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Cloud Operating System - what is it really?

A recent article published on Linux.org, “Are Cloud Operating Systems the Next Big Thing”, suggests that a Cloud Operating System should simplify the Application stack. The idea being that the language runtime is executed directly on the hypervisor without an Operating System Kernel.

Other approaches for cloud operating systems are focussed on optimising Operating System distributions for the cloud with automation in mind. The concepts of IaaS (Infrastructure as a Service), PaaS (Platform as a Service) and SaaS (Software as a Service) remain in the realm of conventional computing paradigms. 

None of these approaches address the core benefits of the cloud. The cloud is a pool of resources, not just another “single” computer. When we think of a computer, it has a processor, persistent storage and memory. A conventional operating system exposes compute resources based on these physical limitations of a single computer. 

There are numerous strategies to create the illusion of a larger compute platform, such as load balancing to a cluster of compute nodes. Load balancing is most commonly performed at a network level with applications or operating systems having limited exposure of the overall compute platform. This means an application cannot determine the available compute resources and scale the cloud accordingly.

To fully embrace the cloud concept a platform is required that can automatically scale application components with additional cloud compute resources. Amazon and Google both have solutions that provide some of these capabilities, however internal Enterprise solutions are somewhat limited. Many organisations embrace the benefits of a hosted cloud within the mega data centres around the world. Many companies have a requirement to host applications internally.

As network speeds increase the feasibility of a real “Cloud Operating System” becomes a reality. This is where an application can start a thread that executes not on a separate processor core, but executes somewhere within the cloud. 

A complete paradigm shift is required to comprehend the possibilities of an Operating System providing distributed parallel processing. Virtualisation takes this new cloud paradigm to a different level where the abstraction of the hardware using a virtualisation layer and a platform operating system presents compute resources to a Cloud Operating System.

The same way as a conventional operating system determines which CPU core is the most appropriate to execute a specific process or thread, a cloud operating system should identify which instance of the cloud execution component is most appropriate to execute a task. 

A cloud operating system with multiple execute instances on numerous hosts can schedule tasks based on the available resources of an execute instance. By abstracting task scheduling to a higher layer the underlying operating system is still required to optimise performance  using techniques such as Symmetric Multiprocessing (SMP), processor affinity and thread priorities.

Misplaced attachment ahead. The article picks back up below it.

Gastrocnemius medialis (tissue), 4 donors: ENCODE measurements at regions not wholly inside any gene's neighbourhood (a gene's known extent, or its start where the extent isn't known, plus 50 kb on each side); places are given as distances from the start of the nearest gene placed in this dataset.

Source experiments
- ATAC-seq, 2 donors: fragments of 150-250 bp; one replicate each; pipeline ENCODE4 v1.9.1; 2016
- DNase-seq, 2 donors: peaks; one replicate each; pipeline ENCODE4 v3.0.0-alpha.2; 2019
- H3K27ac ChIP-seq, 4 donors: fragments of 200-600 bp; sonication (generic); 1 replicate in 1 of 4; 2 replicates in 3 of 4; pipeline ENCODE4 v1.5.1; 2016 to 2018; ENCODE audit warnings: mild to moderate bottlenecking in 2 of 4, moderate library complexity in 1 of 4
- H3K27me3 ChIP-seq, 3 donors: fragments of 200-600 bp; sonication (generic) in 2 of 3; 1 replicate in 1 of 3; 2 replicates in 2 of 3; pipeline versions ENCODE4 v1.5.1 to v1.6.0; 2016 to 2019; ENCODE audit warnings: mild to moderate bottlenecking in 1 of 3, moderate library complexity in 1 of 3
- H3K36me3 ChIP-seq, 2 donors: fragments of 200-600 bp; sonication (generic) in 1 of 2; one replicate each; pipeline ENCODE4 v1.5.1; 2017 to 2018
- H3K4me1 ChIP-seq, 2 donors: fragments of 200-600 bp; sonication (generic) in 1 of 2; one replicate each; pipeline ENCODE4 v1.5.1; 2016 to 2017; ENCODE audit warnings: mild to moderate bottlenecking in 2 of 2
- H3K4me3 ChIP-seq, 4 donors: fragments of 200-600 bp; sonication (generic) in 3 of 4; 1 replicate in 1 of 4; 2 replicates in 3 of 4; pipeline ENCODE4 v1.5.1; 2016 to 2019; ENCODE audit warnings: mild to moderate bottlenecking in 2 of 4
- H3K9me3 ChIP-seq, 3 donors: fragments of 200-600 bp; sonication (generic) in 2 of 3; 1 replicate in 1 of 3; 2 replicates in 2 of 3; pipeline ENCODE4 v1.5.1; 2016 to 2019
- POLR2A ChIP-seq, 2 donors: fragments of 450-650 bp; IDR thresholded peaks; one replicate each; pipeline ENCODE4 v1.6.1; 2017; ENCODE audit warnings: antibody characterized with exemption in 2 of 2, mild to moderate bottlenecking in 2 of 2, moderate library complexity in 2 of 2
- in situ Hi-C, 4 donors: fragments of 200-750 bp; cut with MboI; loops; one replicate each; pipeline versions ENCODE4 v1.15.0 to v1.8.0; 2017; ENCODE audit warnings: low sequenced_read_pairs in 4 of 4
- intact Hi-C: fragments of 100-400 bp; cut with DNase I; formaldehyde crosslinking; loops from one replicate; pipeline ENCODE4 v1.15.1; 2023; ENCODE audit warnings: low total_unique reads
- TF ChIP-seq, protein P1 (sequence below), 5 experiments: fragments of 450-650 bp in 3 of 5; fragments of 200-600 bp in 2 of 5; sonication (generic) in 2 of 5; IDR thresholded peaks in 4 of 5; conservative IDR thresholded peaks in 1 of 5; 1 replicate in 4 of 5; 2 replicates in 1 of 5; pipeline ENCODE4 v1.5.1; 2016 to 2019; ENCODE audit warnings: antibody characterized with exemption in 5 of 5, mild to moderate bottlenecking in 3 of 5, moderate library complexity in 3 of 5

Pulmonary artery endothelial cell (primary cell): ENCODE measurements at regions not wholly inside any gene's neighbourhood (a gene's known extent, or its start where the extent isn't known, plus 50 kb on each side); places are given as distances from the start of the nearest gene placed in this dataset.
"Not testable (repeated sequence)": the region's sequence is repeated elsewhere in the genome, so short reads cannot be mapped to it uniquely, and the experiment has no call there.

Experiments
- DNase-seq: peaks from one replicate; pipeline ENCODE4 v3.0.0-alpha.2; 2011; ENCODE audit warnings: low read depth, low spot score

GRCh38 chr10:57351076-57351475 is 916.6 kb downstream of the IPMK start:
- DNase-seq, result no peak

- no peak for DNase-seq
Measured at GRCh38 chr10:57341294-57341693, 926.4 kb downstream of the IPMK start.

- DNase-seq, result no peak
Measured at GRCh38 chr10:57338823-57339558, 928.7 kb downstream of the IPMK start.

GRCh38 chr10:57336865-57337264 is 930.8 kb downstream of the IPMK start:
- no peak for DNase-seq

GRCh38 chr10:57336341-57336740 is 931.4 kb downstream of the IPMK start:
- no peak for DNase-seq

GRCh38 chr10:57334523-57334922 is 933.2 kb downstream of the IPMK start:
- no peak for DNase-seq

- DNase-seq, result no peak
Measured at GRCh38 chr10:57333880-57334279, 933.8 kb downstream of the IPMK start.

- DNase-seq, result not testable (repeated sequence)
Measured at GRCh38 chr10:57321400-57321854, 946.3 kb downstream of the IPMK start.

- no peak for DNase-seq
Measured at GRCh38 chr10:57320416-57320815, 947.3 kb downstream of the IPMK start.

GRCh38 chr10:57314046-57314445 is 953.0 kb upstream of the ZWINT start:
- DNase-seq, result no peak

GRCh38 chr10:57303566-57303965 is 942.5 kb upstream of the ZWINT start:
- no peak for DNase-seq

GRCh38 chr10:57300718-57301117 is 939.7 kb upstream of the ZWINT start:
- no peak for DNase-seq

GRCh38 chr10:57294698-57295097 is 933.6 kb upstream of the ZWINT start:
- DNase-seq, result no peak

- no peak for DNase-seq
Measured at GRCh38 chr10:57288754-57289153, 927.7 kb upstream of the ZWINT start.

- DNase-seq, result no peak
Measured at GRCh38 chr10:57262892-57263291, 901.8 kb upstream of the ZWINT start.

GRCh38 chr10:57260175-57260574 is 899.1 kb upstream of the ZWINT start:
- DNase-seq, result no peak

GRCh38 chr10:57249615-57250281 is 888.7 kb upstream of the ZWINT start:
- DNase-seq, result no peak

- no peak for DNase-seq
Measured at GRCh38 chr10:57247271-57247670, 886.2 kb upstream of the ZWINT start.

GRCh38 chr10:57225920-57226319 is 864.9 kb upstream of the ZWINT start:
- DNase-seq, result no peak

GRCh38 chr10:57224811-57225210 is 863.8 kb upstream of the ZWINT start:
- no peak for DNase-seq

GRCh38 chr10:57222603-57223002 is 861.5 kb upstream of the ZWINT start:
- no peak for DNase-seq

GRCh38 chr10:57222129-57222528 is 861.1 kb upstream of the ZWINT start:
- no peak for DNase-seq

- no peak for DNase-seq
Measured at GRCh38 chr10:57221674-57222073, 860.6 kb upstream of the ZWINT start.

The application developer has for many years been abstracted from the hardware with development environments such as C#, Java and even PHP. Operating systems have not adapted to the Cloud concept of providing compute resources beyond a single computer. 

The most comparable implementation is the route taken by Application Servers with solutions such as JAVA EJB where lookups can occur to find providers.  Automatic scalability is however limited with these solutions.

Hardware vendors are moving ahead by creating cloud optimised platforms. The concept is that many smaller platforms create optimal compute capacity. HP seem to be leading this sector with their Moonshot solution. The question however remains: How do you make many look like one?  

Enterprises have existing data centres where very little of the overall compute capacity is actually leveraged on an ongoing basis. When one system is busy, numerous others are idle. A cloud compute environment that can automatically scale across a collection of servers providing actual cost savings. Compute capacity would be additive using existing infrastructure for workload based on available resources. According to the IDC report on world wide server shipments the server market is in excess of $12B per quarter. The major vendors are looking for ways to differentiate their solutions and provide optimal value to customers.

Combining hardware, virtualisation and a Cloud Operating System organisations will benefit from a reduction in the cost to provide adequate compute capacity to serve business needs.

Gideon Serfontein is a co-founder of the Bongi Cloud Operating System research project. Additional information at http://bongi.softwaremooss.com

 

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